Those in the startup world may have seen USA Today’s cocksure proclamation in late May, that Kitchener-Waterloo (or the “KW Region”) is “the most vibrant technology start-up community in Canada.”
Such statements elicited a cross-section of response from Canadian entrepreneurs: some chuckled while considering the sheer volume of people, and by association startups, in cities like Toronto and Montreal. Others in favour of the piece argued that no metric can predict how a given area’s people will create businesses and support each other.
Kitchener-Waterloo is home to over 400,000 people. Well-known, successful startups reside there too, like Vidyard, Thalmic Labs and Bufferbox, which was acquired by Google in late 2012. Startup accelerators like VeloCity and Communitech’s Hyperdrive call Kitchener-Waterloo home, while Google has a satellite office. Last but not least, there’s also Blackberry, the large Canadian smartphone company that recently laid off 250 workers.
So what exactly makes Kitchener-Waterloo such a pulsating startup hub, one that would urge foreign media entities to place a metaphorical crown over its digital head? Taylor Jackson, a Waterloo-based filmmaker and photographer, didn’t have an exact answer—though he’s nearly done filming “Startup Community,” a new film set that seeks out to answer that question while also acting as a sort of time capsule.
“We’re really just trying to encapsulate the kind of time and state of everything here so that in five or 10 years everyone can look back and see where we were at,” Jackson told Techvibes. “It’s just a 30 minute conversation that someone can send and say, ‘hey, we’re from the Waterloo region and this is what we’re about.'”
Jackson, a photographer by trade who grew up in nearby Cambridge and later relocated to Waterloo, said that he’s made many friends in Waterloo’s startup community. “I’ve always been that outside observer of it which I feel is kind of where you need to be in order to tell a proper objective story.”
It is hard to describe what exactly makes Kitchener-Waterloo so special and we’ll certainly be looking forward to Jackson’s answer.
Primarily there’s the cause-and-effect answer. How the University of Waterloo’s excellent computer science department and constant research innovation in the subjects of mathematics, nanotechnology and quantum computing are churning out thousands of brilliant graduates every year. For a decade now these young minds seemed to have gravitated towards the startup route more than any other universities’ alumni anywhere in the country.
There’s also the effect of a world-class, leading-edge telecommunications company in the formerly titled Research In Motion (BlackBerry). Despite its current status as a sinking ship trying desperately to compete with innovation kings Apple and Samsung, Jackson explained that Blackberry did a lot for Kitchener-Waterloo.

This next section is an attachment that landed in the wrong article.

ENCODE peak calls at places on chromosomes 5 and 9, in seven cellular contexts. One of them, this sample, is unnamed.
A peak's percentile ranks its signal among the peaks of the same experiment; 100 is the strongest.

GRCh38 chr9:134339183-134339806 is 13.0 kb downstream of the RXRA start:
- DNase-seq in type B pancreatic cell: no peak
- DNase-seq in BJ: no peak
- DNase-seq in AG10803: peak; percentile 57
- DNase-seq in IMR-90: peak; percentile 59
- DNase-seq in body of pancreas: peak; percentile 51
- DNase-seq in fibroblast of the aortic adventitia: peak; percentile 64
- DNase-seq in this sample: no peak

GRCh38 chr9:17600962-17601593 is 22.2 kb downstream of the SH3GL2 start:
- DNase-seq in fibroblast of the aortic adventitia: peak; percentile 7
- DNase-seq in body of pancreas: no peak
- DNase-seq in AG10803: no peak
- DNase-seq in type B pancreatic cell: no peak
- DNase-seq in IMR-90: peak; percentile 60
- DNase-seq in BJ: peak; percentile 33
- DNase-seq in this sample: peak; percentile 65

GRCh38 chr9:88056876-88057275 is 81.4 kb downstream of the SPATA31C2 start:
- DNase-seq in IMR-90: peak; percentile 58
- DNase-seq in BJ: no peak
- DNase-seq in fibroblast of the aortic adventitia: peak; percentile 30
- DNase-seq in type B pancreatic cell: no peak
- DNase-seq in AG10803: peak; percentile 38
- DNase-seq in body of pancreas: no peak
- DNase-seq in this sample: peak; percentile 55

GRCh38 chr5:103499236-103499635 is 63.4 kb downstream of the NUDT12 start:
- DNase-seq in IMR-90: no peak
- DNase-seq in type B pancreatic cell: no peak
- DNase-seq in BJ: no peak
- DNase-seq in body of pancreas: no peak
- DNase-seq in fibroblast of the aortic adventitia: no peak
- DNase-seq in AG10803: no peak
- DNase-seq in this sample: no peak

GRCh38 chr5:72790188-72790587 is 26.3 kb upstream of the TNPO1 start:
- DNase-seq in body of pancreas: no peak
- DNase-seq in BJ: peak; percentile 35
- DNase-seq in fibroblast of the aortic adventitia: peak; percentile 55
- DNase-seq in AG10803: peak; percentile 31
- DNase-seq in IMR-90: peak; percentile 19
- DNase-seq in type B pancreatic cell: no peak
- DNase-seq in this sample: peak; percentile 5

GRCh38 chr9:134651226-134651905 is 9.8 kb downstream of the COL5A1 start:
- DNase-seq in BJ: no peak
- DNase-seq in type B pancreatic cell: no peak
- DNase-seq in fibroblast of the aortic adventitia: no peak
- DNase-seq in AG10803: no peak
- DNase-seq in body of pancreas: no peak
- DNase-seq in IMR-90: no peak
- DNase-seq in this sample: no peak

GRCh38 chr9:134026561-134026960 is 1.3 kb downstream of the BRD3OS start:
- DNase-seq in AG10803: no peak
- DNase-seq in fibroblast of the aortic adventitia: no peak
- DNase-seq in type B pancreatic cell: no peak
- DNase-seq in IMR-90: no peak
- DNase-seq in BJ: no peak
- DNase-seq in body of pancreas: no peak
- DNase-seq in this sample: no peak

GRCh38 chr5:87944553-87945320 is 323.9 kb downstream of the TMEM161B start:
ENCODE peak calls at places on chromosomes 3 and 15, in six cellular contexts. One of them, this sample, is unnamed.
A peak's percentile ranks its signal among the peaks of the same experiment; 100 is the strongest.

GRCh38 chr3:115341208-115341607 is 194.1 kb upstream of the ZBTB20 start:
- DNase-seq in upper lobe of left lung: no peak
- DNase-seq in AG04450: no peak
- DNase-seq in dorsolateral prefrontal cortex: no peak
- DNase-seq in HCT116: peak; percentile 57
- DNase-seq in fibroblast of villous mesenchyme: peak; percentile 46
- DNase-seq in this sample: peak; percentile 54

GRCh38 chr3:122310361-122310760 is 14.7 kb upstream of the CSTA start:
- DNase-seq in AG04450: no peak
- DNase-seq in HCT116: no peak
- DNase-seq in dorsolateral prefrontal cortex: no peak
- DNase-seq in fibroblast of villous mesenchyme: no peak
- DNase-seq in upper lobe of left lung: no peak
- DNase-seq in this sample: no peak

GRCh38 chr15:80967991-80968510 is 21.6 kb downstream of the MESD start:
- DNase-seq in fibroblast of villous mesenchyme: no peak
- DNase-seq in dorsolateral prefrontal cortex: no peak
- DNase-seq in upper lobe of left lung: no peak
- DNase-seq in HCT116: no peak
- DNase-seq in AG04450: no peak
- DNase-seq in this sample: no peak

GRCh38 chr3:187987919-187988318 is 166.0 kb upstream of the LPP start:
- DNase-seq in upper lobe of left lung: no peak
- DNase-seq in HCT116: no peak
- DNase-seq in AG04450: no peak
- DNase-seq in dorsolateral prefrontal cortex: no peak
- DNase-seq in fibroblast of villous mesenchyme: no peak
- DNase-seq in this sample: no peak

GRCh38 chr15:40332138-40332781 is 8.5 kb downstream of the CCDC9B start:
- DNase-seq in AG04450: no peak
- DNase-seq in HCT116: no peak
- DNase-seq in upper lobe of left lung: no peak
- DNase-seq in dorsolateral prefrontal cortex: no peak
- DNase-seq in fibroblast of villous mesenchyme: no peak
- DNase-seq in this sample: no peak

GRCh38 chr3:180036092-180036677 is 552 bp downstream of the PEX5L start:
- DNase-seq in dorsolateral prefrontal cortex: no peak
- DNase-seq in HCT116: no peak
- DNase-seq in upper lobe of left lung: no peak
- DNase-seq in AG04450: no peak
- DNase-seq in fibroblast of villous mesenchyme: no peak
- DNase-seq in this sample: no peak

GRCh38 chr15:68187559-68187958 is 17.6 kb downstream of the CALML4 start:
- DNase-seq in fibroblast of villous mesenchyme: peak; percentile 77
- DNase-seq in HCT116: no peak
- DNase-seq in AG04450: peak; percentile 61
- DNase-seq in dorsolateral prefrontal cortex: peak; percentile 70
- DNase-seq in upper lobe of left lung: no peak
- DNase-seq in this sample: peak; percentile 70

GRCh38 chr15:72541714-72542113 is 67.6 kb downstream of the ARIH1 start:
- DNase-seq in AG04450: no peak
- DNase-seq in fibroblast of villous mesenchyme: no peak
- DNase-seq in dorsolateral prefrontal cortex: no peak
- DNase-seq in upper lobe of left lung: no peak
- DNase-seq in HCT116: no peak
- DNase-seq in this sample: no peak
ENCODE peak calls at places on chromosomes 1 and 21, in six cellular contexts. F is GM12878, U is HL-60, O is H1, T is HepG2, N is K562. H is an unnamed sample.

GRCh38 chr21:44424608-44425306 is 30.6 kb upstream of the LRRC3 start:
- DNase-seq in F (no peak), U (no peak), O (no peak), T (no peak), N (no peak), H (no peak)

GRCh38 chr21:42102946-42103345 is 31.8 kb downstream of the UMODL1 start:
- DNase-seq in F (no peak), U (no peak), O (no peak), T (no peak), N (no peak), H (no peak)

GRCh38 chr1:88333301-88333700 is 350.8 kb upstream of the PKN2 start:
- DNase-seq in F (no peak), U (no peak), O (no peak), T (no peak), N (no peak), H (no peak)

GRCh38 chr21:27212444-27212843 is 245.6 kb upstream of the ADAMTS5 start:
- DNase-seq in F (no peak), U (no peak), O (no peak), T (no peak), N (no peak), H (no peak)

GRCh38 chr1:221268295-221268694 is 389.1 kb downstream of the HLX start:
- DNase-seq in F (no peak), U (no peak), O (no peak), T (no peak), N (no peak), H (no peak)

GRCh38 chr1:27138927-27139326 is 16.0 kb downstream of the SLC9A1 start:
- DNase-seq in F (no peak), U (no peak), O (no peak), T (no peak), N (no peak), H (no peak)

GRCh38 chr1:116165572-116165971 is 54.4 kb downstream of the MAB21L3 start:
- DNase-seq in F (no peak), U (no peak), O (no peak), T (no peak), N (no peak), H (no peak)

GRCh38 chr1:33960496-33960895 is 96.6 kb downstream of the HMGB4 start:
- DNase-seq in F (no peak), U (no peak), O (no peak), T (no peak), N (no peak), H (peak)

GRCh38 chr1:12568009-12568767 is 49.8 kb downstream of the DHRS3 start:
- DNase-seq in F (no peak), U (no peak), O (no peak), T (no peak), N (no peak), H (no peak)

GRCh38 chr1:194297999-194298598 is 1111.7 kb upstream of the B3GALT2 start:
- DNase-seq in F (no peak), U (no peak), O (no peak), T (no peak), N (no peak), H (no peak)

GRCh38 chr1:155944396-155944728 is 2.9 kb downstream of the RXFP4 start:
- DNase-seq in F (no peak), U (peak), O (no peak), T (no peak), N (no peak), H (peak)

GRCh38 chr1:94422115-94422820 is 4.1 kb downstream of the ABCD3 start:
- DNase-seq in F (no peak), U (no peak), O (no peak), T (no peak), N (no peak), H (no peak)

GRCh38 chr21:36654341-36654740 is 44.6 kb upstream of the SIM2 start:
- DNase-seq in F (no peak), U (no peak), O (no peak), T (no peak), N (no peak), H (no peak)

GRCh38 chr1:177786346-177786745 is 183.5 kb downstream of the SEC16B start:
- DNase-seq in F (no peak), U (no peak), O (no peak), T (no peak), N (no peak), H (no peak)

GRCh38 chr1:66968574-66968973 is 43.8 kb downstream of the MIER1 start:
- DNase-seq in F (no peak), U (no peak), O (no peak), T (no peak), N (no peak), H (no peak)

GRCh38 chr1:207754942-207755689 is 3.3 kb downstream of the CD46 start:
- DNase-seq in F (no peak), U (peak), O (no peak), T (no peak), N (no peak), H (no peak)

“Even though they’re not doing as well as they were they’ve created so many amazing people that when they part ways with Blackberry they go off and start their own startup, and maybe that startup grows and gets bought out or that startup becomes three more startups,” said Jackson. “I think that’s how we’re going to build something absolutely amazing here. That’s how we’re going to grow in the future.”
One of the more memorable stories from filming the documentary came from a 45-minute chat with Michael Litt. The CEO of Vidyard made headlines in March when the video marketing platform raised $6 million in funding from Omers Ventures, iNovia Capital, SoftTech VC and Jill Rowley. Jackson was enthralled with the entrepreneur as he described some of his earliest signs of entrepreneurship: selling fireworks to his classmates and paying others in fireworks to do deliveries on his paper route. “He has the knowledge of a 65-year-old guy wrapped into a twenty-something’s body,” said Jackson. “He’s always, to put it in his words, punched above his weight class. That’s always how he’s learned how to do things, by throwing yourself in the deep end and figuring life out.”
When prodded for a deeper answer of what the film may tell us, Jackson pointed to Kitchener-Waterloo’s culture of collaboration rather than competition. He said it “kind of lifts us all up to this next level.”
Many a critic or blogger have proclaimed that for Canada to move to it’s own “next level” or phase of prosperity, it must pour more resources into its still-young entrepreneurial culture. Seed stage innovation will turn to be Canada’s primary driver of economic success, some have argued. Jackson heard some of these same sentiments in his research for Startup Community.
“One of the guys we interviewed was Brandon Corman from the Network of Angel Organizations Ontario, and one of his quotes was that startups are how we build nations, and it sounded totally out of left field at the time,” said Jackson. “Over time I really started to see it that way. This is how you build something amazing.”
Startup Community continues to crowdfund via its IndieGogo page. Its projected screening date will be around September 16 while it should go public in January or February 2014.